Soomaa

Introduction

Soomaa National Park, which was created in 1993, is located on the border of Pärnu County and Viljandi County and is the second largest national park in Estonia. Soomaa has bogs that are almost completely untouched by human activity and rivers flowing in their natural beds, and it is truly one of the jewels of Estonian nature. In addition to the national park, the Soomaa region includes many culturally significant sites, including Suure-Kõpu Manor, Tori Horse Breeding Farm, and Kurgja Farm Museum, which are linked together by the diverse and seasonal nature tourism services provided by the local businesses. More than 50 different RMK accommodation facilities are open to all visitors travelling on their own in Soomaa National Park and its surrounding areas, which span from Kurgja to Viljandi and Pärnu. (For more information visit www.soomaa.ee)

kevadvarakevad rabas

Author: Aivar Ruukel

Five seasons

Soomaa’s unique landscapes, bogs, floodplain meadows, and dunes provide new and surprising experiences every season. Soomaa's most distinctive feature is what the inhabitants of the local villages usually refer to as the "fifth season". According to the villagers, they have the four seasons of spring, summer, autumn and winter, but also a fifth season of high water. In olden times, people living in Soomaa, whose feet got wet when they got out of their beds in the morning used to say: “Look! There’s a visitor in the room!” During the floods and high water, most of Soomaa is accessible by canoe, kayak, or dugout, and visitors are able to view areas that can otherwise only be reached in winter when everything is covered in snow and ice. The rivers as well as riverside floodplain meadows and bog forests have retained their natural appearance and pristine form. This means that during the high water, you can glide along a river and see animals and birds that otherwise hide from humans in the depths of the forests or in the shade of trees that line the banks of the rivers.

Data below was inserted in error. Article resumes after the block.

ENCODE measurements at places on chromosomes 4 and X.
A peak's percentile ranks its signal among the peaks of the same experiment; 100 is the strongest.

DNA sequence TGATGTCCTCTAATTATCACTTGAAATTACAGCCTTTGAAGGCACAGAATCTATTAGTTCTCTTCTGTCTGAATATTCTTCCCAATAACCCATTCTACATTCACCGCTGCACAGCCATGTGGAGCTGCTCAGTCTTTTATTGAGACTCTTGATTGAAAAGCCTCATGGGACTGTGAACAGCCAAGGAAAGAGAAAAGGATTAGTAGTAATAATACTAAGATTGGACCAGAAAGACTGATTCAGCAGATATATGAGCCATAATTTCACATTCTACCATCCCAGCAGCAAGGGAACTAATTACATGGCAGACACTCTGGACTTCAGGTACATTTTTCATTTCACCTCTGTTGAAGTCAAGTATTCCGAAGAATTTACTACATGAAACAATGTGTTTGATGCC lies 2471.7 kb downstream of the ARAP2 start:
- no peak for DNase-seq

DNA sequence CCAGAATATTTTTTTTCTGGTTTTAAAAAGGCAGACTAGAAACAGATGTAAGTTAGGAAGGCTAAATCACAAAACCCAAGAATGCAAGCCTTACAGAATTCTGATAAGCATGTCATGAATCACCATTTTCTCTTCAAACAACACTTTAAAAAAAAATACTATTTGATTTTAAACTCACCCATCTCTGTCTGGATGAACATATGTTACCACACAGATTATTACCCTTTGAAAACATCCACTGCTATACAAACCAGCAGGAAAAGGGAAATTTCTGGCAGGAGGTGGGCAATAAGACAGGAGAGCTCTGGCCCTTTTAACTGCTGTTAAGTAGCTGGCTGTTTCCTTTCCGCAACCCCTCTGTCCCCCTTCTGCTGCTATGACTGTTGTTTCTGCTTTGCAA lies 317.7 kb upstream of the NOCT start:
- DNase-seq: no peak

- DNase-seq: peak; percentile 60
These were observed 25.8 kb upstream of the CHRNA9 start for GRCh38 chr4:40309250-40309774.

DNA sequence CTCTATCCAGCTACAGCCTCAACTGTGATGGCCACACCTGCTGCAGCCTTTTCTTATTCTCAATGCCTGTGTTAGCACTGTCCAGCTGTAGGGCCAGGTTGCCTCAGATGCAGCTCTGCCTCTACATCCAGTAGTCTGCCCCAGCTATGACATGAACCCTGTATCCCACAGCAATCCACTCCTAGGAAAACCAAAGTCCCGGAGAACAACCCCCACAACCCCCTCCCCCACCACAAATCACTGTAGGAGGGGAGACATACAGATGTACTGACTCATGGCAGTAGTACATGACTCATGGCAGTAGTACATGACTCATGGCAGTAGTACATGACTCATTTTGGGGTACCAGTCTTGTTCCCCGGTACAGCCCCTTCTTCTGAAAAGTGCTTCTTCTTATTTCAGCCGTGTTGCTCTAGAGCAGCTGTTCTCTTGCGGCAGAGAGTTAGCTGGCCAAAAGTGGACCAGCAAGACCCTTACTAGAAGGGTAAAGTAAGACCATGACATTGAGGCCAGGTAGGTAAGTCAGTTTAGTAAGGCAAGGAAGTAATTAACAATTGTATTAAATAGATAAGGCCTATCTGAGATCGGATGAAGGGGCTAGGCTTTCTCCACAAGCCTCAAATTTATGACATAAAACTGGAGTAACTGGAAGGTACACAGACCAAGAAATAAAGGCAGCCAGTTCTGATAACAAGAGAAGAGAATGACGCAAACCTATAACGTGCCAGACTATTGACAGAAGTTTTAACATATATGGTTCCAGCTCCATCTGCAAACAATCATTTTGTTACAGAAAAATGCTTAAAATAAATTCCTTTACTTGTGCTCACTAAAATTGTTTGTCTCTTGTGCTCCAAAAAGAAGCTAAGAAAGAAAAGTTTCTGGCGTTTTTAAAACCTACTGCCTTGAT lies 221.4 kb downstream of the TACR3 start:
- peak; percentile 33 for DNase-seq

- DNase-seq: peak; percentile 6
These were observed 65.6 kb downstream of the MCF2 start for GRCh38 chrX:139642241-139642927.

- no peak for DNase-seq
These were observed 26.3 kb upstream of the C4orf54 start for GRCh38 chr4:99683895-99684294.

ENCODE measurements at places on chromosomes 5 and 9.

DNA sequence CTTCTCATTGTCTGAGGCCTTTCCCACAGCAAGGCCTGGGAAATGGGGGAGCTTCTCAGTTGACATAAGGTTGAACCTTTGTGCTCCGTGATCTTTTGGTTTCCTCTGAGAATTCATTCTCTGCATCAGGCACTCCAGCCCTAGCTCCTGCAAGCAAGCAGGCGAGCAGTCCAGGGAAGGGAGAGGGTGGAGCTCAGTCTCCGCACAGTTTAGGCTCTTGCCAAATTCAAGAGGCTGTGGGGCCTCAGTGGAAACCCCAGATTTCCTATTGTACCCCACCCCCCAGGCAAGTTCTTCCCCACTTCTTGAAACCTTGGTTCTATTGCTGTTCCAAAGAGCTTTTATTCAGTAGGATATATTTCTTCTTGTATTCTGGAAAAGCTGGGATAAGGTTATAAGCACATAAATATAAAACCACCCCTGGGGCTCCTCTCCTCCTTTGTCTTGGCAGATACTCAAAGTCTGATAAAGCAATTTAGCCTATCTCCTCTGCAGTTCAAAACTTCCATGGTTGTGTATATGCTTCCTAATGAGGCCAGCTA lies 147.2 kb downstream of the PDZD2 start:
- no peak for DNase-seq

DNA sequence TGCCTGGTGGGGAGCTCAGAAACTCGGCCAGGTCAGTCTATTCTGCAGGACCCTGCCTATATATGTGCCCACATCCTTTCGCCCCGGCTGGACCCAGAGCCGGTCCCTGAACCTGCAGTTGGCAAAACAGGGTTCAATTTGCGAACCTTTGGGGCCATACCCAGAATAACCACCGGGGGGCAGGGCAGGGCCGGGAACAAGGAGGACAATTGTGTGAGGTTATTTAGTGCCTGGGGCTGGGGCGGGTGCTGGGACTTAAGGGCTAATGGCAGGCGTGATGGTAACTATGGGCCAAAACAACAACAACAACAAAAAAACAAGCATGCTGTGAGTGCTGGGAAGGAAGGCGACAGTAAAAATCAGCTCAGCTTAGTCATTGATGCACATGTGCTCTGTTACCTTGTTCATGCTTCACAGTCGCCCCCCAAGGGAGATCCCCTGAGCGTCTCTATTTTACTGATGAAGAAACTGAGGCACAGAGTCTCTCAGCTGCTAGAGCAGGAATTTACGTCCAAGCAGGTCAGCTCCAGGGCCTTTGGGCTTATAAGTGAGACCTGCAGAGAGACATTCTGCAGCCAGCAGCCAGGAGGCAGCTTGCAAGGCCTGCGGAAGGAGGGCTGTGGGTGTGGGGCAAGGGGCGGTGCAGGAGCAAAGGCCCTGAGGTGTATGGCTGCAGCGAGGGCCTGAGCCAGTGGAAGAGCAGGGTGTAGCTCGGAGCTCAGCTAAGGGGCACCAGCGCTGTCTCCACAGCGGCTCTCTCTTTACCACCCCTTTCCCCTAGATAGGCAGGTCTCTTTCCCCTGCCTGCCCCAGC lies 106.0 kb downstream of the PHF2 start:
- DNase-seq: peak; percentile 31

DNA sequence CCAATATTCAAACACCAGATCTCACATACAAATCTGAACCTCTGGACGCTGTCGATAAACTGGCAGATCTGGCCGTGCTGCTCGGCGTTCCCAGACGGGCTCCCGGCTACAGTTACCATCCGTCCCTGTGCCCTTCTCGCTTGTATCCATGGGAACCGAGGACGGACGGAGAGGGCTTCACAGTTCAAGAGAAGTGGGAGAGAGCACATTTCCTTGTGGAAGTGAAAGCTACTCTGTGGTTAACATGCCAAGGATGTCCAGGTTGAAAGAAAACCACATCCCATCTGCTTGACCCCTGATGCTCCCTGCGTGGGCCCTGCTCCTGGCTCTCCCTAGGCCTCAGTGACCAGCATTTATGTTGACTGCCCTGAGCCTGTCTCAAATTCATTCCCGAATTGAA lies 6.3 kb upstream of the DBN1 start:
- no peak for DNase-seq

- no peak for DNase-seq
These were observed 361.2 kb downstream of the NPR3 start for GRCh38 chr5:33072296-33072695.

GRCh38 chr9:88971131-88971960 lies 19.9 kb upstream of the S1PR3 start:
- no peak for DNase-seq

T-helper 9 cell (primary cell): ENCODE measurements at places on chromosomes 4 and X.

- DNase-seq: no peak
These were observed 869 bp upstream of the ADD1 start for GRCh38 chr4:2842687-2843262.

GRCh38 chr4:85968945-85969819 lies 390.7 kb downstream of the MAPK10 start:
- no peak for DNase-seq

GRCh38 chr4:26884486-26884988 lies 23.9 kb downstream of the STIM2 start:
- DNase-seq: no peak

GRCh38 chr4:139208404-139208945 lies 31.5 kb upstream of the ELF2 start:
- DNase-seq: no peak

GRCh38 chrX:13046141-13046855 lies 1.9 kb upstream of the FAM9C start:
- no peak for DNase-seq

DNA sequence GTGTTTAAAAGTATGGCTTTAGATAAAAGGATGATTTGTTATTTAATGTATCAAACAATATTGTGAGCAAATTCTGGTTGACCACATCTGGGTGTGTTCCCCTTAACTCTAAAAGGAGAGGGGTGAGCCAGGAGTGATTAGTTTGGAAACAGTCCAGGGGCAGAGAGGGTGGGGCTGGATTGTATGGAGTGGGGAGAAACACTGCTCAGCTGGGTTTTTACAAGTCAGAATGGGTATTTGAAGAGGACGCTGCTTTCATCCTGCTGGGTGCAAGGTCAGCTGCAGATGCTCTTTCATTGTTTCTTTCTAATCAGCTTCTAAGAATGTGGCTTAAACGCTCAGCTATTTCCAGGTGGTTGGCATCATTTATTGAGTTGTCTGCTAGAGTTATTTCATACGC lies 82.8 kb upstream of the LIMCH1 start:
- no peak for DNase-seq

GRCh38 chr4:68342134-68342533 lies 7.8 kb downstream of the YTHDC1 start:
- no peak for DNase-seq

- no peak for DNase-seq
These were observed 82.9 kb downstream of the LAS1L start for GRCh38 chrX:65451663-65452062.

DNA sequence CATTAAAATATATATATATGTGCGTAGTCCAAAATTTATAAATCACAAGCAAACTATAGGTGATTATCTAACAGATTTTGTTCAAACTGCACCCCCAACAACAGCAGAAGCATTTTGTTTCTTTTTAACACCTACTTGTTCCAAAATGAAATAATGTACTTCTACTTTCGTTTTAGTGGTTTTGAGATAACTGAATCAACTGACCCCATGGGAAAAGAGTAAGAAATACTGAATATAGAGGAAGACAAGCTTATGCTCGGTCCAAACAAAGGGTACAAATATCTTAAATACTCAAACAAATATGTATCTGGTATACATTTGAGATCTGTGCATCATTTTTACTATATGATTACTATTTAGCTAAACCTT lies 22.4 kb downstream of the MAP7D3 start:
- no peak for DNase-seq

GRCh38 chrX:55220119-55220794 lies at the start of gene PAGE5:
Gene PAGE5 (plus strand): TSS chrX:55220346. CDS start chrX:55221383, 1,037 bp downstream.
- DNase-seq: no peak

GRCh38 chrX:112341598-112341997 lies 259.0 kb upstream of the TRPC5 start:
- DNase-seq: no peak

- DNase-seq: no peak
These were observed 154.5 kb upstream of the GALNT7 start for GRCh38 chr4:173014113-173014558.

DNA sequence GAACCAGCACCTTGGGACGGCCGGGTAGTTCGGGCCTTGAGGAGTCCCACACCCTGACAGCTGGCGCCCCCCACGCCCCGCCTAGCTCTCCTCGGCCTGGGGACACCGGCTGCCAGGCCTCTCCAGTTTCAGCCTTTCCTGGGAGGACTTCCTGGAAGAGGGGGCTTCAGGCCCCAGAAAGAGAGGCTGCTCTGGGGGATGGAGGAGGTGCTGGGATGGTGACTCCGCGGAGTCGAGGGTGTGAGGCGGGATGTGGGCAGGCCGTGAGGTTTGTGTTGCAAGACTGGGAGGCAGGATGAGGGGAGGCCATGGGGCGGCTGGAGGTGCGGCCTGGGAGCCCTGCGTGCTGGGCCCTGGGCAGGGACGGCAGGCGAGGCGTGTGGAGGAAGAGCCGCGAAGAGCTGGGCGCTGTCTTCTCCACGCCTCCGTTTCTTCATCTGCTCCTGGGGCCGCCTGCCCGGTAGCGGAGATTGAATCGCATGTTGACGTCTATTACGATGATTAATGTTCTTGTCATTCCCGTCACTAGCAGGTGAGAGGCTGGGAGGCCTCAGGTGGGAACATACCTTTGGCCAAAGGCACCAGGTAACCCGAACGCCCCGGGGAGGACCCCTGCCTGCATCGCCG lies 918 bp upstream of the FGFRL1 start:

5aasta-Kanuuga raudna jõe kallastel
Author: Aivar Ruukel
 

In springtime, the water level sometimes reaches so high that it carries off large stacks of firewood as well as lighter buildings. Rivers and floods have influenced the development and persistence of several Soomaa traditions. One of the most characteristic of these is the tradition of making dugout canoes and the skills necessary for making dugouts are being passed on to this day. In the past, people began preparing early for the floods that occurred at the beginning of spring. Their preparations included baking several batches of bread, tying stacks of wood to fences, lifting grain containers on top of trestles, and nailing crosswise boards on the floor in order to prevent the rising water from carrying the floors away. The high water sometimes persisted for as long as a couple of weeks. In Soomaa, even the dwellings were built differently than elsewhere in Estonia – with their front doors towards the river, since that was where all visitors came from and that was the way they went.

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